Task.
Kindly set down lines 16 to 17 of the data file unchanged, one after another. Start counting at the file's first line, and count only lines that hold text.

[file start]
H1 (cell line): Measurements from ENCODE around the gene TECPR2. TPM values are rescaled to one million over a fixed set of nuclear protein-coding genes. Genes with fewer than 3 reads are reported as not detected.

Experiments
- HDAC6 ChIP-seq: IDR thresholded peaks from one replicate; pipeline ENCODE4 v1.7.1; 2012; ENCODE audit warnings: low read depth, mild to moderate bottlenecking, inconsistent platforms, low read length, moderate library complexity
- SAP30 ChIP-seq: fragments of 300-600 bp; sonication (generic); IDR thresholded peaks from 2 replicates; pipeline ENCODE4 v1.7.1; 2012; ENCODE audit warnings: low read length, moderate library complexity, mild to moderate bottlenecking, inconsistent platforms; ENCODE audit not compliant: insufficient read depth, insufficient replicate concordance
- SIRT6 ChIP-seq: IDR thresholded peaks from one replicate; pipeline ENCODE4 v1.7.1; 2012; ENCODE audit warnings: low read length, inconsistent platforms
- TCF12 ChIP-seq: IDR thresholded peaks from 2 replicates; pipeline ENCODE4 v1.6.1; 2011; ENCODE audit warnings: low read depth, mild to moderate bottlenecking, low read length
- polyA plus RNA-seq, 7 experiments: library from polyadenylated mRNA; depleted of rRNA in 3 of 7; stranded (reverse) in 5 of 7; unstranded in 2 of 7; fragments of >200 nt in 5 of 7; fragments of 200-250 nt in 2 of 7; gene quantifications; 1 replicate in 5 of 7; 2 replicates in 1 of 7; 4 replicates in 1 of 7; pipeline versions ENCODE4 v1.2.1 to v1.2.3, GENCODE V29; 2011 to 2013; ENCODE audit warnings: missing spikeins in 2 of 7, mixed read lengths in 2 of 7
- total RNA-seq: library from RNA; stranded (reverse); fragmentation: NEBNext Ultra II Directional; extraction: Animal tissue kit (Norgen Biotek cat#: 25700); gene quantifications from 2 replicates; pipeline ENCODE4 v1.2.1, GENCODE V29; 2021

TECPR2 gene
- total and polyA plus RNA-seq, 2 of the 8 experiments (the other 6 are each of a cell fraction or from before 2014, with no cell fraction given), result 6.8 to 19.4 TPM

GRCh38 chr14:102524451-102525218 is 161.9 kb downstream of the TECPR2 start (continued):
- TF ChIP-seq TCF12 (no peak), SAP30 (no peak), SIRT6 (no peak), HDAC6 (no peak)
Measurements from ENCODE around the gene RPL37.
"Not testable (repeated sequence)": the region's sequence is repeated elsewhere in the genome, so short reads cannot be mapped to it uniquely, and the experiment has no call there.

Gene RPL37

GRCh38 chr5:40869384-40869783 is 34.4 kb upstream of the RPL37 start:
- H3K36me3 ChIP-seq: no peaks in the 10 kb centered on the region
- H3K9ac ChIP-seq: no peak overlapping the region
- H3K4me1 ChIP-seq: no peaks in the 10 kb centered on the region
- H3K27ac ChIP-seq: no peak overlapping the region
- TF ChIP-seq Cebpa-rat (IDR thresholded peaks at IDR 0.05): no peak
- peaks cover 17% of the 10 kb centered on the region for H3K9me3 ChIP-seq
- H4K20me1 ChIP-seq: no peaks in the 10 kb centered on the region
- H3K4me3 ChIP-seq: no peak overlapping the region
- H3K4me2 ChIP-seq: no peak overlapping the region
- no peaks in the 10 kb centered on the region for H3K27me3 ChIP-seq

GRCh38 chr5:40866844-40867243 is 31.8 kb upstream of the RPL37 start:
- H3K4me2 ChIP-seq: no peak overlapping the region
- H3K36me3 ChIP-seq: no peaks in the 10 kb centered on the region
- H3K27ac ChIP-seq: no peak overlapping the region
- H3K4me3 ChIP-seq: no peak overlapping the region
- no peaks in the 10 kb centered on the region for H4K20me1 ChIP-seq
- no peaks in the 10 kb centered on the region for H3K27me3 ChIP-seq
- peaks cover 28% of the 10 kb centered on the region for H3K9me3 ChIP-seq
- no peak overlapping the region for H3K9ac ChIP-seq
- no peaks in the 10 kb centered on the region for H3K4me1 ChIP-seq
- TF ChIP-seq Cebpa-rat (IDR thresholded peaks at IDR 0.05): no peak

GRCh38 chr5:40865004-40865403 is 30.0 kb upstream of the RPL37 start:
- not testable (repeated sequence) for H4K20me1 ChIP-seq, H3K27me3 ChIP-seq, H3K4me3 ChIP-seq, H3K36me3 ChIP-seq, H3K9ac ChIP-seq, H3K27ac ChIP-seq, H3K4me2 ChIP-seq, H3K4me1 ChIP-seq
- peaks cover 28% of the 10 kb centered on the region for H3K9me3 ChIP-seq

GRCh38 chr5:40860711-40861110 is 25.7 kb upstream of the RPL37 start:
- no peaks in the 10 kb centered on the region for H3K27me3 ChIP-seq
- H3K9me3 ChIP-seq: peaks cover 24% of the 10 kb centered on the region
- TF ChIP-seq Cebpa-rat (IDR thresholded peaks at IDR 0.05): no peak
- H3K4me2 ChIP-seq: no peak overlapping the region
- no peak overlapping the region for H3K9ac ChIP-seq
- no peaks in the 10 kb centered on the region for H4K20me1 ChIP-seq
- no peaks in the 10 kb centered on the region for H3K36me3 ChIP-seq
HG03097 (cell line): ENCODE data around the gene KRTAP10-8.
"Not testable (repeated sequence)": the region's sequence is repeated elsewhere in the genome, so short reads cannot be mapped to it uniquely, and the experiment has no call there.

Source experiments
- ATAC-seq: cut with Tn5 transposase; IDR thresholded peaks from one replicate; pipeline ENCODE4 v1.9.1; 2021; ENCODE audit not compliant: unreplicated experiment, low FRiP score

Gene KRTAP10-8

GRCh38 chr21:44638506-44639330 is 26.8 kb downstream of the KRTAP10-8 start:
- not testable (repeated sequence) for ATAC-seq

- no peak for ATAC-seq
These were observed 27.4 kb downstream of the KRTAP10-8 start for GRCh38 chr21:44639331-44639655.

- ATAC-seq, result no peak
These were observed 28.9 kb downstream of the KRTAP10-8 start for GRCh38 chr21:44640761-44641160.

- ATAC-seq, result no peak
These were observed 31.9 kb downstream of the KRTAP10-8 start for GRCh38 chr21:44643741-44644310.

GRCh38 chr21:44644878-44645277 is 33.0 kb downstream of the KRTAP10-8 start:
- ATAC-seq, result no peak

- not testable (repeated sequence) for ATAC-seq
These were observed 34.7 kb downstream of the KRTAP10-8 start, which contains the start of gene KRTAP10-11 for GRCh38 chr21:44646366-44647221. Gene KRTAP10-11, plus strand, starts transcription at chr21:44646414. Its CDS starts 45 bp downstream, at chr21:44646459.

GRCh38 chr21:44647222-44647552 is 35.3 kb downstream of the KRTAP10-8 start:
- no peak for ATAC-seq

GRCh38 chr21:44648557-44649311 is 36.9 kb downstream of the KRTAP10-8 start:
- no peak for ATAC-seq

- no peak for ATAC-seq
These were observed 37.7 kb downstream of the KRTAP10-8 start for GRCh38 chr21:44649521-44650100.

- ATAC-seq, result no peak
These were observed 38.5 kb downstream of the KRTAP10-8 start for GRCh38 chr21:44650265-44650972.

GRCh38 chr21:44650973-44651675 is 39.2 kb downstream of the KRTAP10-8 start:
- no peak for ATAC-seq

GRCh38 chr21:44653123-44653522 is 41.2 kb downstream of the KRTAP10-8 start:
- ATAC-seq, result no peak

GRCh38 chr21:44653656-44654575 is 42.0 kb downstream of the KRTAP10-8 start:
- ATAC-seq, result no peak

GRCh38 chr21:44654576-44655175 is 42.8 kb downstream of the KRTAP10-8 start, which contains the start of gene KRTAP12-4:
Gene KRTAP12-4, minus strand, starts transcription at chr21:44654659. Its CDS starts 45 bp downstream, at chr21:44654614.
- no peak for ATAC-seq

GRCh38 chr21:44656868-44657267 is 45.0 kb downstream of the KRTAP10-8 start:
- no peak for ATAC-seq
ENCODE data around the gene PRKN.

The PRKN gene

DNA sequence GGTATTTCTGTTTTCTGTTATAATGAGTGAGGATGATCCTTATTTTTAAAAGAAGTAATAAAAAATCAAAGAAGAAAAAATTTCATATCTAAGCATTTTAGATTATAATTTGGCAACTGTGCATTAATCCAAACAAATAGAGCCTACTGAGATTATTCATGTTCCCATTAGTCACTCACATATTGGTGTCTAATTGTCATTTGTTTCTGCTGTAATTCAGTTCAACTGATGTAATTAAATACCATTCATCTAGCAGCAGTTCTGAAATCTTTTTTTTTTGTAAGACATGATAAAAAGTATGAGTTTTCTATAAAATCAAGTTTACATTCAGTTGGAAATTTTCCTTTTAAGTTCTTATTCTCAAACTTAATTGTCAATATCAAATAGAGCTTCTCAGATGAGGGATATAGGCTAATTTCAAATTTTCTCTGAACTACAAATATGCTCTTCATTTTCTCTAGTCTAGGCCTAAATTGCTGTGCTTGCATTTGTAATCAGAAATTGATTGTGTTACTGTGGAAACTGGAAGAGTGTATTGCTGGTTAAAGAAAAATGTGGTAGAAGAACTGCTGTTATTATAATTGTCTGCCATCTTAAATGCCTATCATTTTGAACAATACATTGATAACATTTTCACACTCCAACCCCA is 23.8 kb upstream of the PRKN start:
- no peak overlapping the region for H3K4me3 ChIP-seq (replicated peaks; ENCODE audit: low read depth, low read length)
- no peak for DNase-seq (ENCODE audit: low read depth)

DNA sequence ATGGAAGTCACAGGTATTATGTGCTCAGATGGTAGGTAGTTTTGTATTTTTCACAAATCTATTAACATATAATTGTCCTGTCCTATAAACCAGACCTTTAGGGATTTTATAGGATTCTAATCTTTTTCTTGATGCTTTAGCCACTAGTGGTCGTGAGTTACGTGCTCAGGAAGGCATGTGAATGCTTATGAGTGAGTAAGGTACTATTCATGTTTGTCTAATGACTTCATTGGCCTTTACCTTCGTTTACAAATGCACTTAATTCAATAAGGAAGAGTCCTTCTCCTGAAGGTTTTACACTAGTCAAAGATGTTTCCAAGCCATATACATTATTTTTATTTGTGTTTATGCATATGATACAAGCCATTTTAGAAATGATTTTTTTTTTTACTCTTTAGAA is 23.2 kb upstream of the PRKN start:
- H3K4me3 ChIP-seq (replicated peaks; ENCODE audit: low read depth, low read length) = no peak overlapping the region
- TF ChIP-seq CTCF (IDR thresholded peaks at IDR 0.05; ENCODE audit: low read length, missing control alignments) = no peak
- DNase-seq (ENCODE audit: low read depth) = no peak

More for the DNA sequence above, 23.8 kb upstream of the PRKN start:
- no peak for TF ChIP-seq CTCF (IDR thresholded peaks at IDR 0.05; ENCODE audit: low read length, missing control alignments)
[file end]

GRCh38 chr5:40869384-40869783 is 34.4 kb upstream of the RPL37 start:
- H3K36me3 ChIP-seq: no peaks in the 10 kb centered on the region